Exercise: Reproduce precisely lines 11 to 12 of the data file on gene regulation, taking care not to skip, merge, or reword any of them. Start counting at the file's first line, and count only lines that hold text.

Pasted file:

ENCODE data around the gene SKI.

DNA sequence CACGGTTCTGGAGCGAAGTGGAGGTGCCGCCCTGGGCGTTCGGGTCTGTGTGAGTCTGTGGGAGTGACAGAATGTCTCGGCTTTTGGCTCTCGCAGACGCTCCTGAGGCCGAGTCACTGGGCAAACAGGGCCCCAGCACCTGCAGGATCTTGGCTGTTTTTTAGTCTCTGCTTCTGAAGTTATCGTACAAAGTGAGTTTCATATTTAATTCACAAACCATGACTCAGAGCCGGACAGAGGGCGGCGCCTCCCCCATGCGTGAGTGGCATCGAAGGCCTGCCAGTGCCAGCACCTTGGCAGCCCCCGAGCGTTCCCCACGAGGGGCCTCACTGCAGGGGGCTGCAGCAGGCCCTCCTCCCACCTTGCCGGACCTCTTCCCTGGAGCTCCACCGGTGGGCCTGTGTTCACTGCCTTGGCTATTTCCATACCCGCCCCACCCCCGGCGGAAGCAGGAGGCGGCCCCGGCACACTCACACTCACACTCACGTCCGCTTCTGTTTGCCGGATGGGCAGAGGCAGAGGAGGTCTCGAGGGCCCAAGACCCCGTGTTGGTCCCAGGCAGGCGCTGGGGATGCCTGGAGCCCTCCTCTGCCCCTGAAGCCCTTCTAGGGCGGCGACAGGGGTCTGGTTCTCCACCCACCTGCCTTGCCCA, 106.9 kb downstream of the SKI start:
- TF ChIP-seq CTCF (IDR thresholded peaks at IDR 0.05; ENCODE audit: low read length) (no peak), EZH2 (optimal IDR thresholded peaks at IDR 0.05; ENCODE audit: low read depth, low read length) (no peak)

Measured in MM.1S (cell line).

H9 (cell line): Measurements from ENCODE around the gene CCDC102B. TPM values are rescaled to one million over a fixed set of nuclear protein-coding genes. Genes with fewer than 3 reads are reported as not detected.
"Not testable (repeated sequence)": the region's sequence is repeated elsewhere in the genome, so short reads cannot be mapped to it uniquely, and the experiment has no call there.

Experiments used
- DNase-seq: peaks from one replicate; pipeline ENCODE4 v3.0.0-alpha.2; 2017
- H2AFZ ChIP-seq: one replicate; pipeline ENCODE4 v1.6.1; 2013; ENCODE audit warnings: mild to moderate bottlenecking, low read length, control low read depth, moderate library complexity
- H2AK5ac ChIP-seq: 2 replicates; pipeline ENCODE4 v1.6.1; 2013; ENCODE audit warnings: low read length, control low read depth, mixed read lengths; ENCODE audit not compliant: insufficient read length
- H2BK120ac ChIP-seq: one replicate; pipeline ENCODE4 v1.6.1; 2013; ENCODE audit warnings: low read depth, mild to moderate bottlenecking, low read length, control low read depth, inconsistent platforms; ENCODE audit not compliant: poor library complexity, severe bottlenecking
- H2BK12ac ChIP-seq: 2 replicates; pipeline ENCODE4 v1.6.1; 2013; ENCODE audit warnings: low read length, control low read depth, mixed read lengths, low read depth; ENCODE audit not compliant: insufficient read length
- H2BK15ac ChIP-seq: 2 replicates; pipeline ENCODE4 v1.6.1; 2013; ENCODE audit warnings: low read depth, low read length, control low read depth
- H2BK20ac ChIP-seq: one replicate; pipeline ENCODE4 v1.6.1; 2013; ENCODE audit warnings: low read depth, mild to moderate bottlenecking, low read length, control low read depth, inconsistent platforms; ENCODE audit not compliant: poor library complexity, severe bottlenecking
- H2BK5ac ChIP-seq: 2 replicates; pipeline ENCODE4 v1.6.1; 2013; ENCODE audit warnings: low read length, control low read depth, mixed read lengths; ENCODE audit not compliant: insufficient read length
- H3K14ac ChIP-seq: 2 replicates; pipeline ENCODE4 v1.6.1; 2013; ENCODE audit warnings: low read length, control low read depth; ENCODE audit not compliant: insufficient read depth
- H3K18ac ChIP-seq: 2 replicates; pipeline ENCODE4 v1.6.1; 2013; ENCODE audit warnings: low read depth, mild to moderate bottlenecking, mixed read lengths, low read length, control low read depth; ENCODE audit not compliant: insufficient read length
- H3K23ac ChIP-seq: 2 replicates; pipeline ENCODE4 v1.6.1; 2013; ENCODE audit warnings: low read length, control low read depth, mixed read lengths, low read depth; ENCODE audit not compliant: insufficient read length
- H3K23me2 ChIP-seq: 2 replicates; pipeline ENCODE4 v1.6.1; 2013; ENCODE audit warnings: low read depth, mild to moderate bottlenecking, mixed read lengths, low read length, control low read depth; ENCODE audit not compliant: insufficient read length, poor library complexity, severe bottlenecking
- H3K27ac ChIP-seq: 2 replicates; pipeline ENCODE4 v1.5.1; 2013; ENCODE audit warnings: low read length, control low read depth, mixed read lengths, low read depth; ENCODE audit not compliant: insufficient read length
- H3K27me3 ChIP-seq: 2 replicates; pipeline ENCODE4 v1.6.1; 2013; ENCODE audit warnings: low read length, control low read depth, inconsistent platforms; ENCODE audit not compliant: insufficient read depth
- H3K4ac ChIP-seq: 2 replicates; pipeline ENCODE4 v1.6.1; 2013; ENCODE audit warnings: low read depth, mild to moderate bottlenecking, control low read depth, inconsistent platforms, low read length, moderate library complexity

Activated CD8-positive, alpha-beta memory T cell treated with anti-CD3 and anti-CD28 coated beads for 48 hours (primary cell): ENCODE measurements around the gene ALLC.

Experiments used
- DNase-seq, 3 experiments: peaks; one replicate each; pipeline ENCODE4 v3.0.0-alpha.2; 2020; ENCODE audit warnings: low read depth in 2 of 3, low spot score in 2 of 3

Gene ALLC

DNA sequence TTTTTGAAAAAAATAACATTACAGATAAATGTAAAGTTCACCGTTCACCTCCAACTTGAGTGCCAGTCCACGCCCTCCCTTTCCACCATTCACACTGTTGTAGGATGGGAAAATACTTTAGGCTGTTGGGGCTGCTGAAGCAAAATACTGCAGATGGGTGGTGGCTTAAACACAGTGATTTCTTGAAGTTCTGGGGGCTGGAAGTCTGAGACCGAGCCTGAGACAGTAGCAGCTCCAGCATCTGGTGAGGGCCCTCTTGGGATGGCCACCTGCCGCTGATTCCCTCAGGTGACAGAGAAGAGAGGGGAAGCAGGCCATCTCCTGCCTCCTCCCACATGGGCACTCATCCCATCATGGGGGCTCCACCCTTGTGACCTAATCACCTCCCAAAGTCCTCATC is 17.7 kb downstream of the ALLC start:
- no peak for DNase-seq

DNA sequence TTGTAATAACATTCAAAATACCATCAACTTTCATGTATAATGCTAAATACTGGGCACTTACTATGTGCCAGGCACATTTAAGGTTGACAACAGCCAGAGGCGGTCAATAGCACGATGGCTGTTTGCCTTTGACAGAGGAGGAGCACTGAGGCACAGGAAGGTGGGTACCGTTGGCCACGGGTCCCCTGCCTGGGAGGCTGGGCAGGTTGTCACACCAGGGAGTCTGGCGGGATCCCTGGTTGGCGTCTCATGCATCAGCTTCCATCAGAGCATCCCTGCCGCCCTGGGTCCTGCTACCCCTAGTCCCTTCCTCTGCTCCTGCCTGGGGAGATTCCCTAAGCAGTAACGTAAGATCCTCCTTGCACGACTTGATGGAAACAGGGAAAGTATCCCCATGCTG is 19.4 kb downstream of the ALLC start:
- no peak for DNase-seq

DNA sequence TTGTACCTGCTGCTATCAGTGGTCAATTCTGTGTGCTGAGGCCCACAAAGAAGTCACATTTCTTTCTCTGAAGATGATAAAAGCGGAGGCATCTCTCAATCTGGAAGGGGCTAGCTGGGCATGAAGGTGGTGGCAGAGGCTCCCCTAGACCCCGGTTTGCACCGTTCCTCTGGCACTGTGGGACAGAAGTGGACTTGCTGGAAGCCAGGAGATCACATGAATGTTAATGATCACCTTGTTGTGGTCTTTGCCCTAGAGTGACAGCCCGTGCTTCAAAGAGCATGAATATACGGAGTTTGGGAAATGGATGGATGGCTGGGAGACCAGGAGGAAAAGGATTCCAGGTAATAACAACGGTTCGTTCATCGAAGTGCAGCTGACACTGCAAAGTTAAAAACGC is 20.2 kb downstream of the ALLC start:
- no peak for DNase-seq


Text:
- H2BK120ac ChIP-seq: one replicate; pipeline ENCODE4 v1.6.1; 2013; ENCODE audit warnings: low read depth, mild to moderate bottlenecking, low read length, control low read depth, inconsistent platforms; ENCODE audit not compliant: poor library complexity, severe bottlenecking
- H2BK12ac ChIP-seq: 2 replicates; pipeline ENCODE4 v1.6.1; 2013; ENCODE audit warnings: low read length, control low read depth, mixed read lengths, low read depth; ENCODE audit not compliant: insufficient read length